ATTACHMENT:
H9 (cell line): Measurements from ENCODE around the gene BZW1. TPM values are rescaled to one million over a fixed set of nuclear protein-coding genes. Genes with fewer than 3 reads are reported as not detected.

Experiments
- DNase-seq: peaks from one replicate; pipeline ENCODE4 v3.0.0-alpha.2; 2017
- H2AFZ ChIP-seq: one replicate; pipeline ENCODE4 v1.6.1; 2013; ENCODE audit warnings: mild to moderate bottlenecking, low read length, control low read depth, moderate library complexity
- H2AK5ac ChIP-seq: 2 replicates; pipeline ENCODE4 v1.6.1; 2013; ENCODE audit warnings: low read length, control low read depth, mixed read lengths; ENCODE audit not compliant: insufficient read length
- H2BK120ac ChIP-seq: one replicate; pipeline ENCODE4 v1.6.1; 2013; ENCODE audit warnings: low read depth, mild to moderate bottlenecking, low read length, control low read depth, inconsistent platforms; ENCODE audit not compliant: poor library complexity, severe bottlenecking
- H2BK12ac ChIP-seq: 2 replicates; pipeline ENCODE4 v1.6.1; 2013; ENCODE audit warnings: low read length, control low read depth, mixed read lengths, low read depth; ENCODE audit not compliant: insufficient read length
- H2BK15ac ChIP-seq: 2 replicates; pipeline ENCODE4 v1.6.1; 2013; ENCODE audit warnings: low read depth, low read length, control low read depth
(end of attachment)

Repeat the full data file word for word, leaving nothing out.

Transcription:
H9 (cell line): Measurements from ENCODE around the gene BZW1. TPM values are rescaled to one million over a fixed set of nuclear protein-coding genes. Genes with fewer than 3 reads are reported as not detected.

Experiments
- DNase-seq: peaks from one replicate; pipeline ENCODE4 v3.0.0-alpha.2; 2017
- H2AFZ ChIP-seq: one replicate; pipeline ENCODE4 v1.6.1; 2013; ENCODE audit warnings: mild to moderate bottlenecking, low read length, control low read depth, moderate library complexity
- H2AK5ac ChIP-seq: 2 replicates; pipeline ENCODE4 v1.6.1; 2013; ENCODE audit warnings: low read length, control low read depth, mixed read lengths; ENCODE audit not compliant: insufficient read length
- H2BK120ac ChIP-seq: one replicate; pipeline ENCODE4 v1.6.1; 2013; ENCODE audit warnings: low read depth, mild to moderate bottlenecking, low read length, control low read depth, inconsistent platforms; ENCODE audit not compliant: poor library complexity, severe bottlenecking
- H2BK12ac ChIP-seq: 2 replicates; pipeline ENCODE4 v1.6.1; 2013; ENCODE audit warnings: low read length, control low read depth, mixed read lengths, low read depth; ENCODE audit not compliant: insufficient read length
- H2BK15ac ChIP-seq: 2 replicates; pipeline ENCODE4 v1.6.1; 2013; ENCODE audit warnings: low read depth, low read length, control low read depth